It’s a sunny April afternoon, and Charlotte Kidd from the Brighton & Hove Living Wage Campaign sits in Loading Bar’s outdoor area with Co-owner, Alice Nevermore. (Loading Bar, if you didn’t already know, is a gaming bar that offers a range of video and board games to its customers for free, with locations in London and on Brighton’s seafront). Times have been tricky for hospitality, but Alice isn’t afraid to unpick the challenges that come with being a Living Wage employer and a hospitality business. Whether it’s contending with less business due to the cost-of-living crisis or keeping reasonable pricing amid higher energy costs, Alice says the fact is, ‘you have to pay people more if you care about them’.
Can you tell me a bit about Loading Bar and your journey?
I joined Loading ten years ago. Doesn’t feel like it. We’ve had a bit of a tumultuous journey, rapidly expanding, moving locations from Brighton to London. Growing and then scaling things back a little. We’ve learnt relatively early on the differences between managing a small team and a bigger team.
Hospitality is about people. Yes, you can play games and have drinks, but you can do those things at home – it would be cheaper. Hospitality is about hospitality. We don’t have capital behind us, and we’re quite indie in that sense but I don’t think people necessarily know that. In our case people tend to think we’re a lot bigger than we actually are. But we’re still independent at our core. We’ve had opportunities from investors which we’ve turned down because of the way we want to go.
And what about your role at Loading?
Well as they say, no one day is the same. I’m not as hands on now, which in some ways is a shame, because I miss those times. It was a lot of fun. Being there; talking to your customers; making friends. Now we’re bigger it’s more spreadsheets; calls with suppliers; things like that.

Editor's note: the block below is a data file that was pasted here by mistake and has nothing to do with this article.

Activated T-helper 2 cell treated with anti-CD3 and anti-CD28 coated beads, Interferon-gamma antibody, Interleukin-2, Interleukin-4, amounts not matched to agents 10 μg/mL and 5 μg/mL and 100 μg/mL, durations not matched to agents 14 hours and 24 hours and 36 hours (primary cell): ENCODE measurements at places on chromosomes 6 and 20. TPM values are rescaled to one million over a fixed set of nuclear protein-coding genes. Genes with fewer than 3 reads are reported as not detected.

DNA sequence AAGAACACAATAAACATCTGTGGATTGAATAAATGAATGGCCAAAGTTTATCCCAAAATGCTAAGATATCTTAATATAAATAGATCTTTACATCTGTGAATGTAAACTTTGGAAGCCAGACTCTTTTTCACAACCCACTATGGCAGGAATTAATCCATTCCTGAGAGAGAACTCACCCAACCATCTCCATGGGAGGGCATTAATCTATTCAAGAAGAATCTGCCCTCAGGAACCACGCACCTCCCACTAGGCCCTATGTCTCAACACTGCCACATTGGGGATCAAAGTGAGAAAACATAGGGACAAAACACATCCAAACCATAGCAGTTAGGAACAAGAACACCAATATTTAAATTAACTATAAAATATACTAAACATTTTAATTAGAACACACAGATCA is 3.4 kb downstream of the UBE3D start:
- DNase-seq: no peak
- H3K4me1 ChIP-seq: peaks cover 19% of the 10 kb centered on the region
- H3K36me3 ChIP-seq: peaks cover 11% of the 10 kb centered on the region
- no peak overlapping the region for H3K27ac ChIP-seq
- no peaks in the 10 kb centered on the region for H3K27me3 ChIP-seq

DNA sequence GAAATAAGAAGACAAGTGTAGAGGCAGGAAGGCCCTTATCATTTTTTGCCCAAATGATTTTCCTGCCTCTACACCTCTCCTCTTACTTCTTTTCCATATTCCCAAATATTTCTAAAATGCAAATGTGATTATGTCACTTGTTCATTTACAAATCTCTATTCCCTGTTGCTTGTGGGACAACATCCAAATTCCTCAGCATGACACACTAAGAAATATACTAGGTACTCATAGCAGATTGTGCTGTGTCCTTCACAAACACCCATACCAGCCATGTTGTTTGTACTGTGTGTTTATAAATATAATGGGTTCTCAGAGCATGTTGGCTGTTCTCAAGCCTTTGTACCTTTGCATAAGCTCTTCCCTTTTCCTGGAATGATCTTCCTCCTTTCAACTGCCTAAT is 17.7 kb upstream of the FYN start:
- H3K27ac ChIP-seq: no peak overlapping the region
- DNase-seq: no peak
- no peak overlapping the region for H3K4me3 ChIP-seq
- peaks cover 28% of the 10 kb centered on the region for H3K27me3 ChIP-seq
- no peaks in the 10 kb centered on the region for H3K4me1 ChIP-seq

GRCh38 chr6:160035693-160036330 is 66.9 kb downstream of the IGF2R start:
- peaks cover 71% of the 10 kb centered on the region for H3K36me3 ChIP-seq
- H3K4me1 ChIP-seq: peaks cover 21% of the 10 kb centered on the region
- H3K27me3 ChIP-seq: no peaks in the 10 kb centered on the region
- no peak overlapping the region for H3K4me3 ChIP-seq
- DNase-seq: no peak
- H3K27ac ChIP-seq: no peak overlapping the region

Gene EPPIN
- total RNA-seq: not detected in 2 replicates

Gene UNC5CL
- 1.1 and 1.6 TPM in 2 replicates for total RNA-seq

What have been the challenges to paying the Living Wage whilst navigating the cost-of-living crisis?
There are sacrifices we’ve had to make. When we signed up to the campaign, we asked the external supplier we used (Stint) if we were able to pay a higher wage to those coming in to work for us. (Stint is a supplier who provide jobs for students working in the hospitality sector). They weren’t able to and that was inconvenient, as they were useful for providing extra staff on the days we needed it – but it highlights the sacrifices some businesses are willing to make to do the right thing. Even if it’s a hard thing to do, the fact is, you have to pay people more if you care about them. I can’t imagine paying people minimum wage knowing how hard it is.
What would you say the best and worst parts of the sector are?
It depends on the context. In terms of the industry, I guess we’re less likely to suffer in the way other businesses do in terms of payment: you get paid straight away for a service – it’s not all about chasing up invoices, so cashflow works well. If you establish business, you’ll be paid. But hospitality has been hit more and more with the cost-of-living crisis. Energy bills going through the roof, people not having money so therefore going out less, people changing their careers and leaving hospitality altogether. But then again, I think we’re in a good place right here.
What have you still got to learn?
Where to start? It’s about people: I’m fascinated with how people work together. So, I guess learning about how to harness the power of when amazing things happen when people work together. Not even for the sake of my own benefit, but for the sake of seeing something growing and working. I guess it’s important to create a culture where people come together – and everyone has a share of the success.
Is there anything you would’ve done differently?
I don’t think so. Every now and then you think about what might be different if you’d made a different choice. I’m not sure it’s useful, I think that even in a parallel universe you could easily be sitting asking yourself the same thing.
Anything to add?
Since we’ve arranged this interview, I’ve been imaging the ways the Living Wage could have a bigger impact. Perhaps lobbying the government? There doesn’t seem to be a point to minimum wage if you can’t live on it. I’d really want to take part in something that is creating even more momentum for this campaign.
Find out more about Loading Bar on their website , and head down to the Lower Promenade on Madeira Drive for a visit!